In days gone by, it was normal for an organization’s employee handbook to strictly dictate that no employee could speak to the media without prior approval and spokesperson media training. No problem.

Then a few years ago social media popped up. According to a recent piece of research by Altimeter, companies average an overwhelming number of corporate owned accounts – about 178. That is a bunch of people from different departments and around the globe that are speaking on social media platforms, that the media are seeing. And that’s before we count the personal SM accounts of employees who happen to mention their job. So what’s to be done?

NettResults recommends three levels of corporate communication development:

1 - Relinquish a mindset of control - instead ‘enable’. In business school we were taught to foster message control and encourage all corporate representatives to stay on message. Yet today, as multiple business units from support, sales, HR and beyond participate in social technologies, communication is spread to the edges of the company – not just from the PR department. As a result, PR groups have changed their mindset to safely enabling business units to communicate, based on pre-set parameters they put in place through governance, coordination, and workflow.

2 - Roll out enterprise workflows - education programs at four levels. We’ve found that savvy corporations have detailed workflows, including sample language in which employees should respond. Beyond creating these workflows, they must be distributed throughout the enterprise through education programs, and drilled. We’ve found savvy corporations have up to four types of education programs spanning: Executive team, social media team, business stakeholder teams, and finally all associates. Even if the mandate is for rank and file employees to not respond in social on behalf of the company, reinforcing education is still required.

3 - Run mock crises. Lastly, we’ve found a closer relationship with media relations, social media and crisis communications. Savvy corporations are working with agency partners such as NettResults to setup mock crisis drills where they approach a week-long crises in a number of hours in private. Not only does this test the mettle of the organization it provides useful training so companies can respond faster, in a more coordinated approach. We have already witnessed health organizations receiving ‘social-crises-ready’ compliance notices and we expect compliance programs to spread into other industries.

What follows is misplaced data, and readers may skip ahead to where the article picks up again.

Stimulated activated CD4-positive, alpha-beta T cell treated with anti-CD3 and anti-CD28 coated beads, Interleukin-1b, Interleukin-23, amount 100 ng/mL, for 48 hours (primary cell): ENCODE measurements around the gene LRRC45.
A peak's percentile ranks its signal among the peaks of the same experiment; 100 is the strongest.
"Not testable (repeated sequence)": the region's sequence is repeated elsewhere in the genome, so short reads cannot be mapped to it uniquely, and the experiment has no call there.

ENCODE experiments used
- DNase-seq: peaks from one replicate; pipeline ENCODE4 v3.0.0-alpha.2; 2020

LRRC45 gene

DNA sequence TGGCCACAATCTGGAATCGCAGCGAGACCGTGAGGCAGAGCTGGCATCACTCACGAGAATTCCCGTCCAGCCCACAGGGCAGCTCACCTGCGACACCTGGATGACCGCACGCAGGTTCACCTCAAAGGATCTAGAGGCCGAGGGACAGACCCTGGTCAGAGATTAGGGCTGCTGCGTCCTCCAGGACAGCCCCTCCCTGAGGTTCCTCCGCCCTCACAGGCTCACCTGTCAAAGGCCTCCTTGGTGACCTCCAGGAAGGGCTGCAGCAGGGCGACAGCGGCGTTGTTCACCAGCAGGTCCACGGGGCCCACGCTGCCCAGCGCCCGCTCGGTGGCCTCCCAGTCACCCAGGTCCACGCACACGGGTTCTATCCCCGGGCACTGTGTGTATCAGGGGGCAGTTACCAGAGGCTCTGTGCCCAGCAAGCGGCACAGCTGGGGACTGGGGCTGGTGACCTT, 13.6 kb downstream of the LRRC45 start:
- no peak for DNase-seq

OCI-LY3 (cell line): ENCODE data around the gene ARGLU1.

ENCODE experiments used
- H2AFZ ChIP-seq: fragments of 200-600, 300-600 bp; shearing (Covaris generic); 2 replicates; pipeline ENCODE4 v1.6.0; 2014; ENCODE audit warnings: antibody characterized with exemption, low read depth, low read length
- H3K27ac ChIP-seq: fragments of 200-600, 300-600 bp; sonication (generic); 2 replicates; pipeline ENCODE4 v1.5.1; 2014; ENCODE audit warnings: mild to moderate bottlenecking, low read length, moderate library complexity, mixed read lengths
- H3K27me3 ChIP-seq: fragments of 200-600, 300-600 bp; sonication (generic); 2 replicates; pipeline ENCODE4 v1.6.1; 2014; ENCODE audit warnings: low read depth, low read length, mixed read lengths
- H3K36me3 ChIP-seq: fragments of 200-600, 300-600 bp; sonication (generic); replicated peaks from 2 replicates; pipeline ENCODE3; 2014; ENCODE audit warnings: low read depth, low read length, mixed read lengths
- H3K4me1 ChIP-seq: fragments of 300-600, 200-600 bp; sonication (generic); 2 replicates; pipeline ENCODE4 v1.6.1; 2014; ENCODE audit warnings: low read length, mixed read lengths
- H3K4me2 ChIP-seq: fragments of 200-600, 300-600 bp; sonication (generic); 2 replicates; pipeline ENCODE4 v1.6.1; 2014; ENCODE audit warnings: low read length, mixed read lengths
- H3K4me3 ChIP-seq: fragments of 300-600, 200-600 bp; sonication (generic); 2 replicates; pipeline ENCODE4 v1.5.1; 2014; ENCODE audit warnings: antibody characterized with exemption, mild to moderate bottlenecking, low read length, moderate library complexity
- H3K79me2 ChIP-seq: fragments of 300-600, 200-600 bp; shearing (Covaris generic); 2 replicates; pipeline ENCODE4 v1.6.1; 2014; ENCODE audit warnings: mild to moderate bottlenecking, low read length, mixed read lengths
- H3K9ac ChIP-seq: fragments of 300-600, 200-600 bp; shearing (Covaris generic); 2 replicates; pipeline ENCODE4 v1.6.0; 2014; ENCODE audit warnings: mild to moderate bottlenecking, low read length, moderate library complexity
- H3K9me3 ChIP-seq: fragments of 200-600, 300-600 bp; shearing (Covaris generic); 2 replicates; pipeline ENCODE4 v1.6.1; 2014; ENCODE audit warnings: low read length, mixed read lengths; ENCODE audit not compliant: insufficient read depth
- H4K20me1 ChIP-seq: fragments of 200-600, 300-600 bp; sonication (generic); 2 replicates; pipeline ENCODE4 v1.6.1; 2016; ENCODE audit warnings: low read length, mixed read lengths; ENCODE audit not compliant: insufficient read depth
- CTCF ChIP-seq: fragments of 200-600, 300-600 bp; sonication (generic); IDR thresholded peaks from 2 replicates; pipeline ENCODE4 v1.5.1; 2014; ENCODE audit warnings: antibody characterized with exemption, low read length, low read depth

Get ready – take control.

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Who are the key decision makers and are the spokes people media trained?

Every company has a organizational chart - a ladder of power, but how this structure functions during a crisis must be clarified with all the stakeholders in the company; particularly the communications department. A crisis can hit at any time, and the company needs to determine secondary command structures in case key decision-makers are unavailable at the time.

Not only is it important for those to know who need to spring to action (and how those people are contacted) - it is equally important that everyone else in the organization knows they can not speak on behalf of the company or to the press. Something that is best handled in a company employee handbook.

Organizations also need to decide which situations warrant which spokes person, and plan accordingly.

Most importantly, the spokes people need to be media trained in advance. Effective spokes people should receive professional media training and should be well versed on how to deal with the press. An organization's spokes person need not necessarily be the most senior staffers. For example, in some cases, the CEO is not the most efficient spokes person due to experience, knowledge or geographical location.

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PR and the power of a story...

I just read with interest the article that Meg O'Leary wrote on PRNews Once Upon a Time There Lived a Plot: The Importance of Storytelling. I've long been an advocate of storytelling in marketing and public relations. It just makes so much sense.

It's worth understanding why storytelling works. It's in-build into our DNA. We grow up listening to stories and frankly they are a darn sight more interesting than 90% of PR copy-writing out there.

A good story is one that touches people in some way. As PR professionals (storytellers), our mission is to involve the audience, make them interact with us and the story, even if it is just in their thoughts or core. A really good story has a sense of truth and resonates with some basic universal aspects of being human.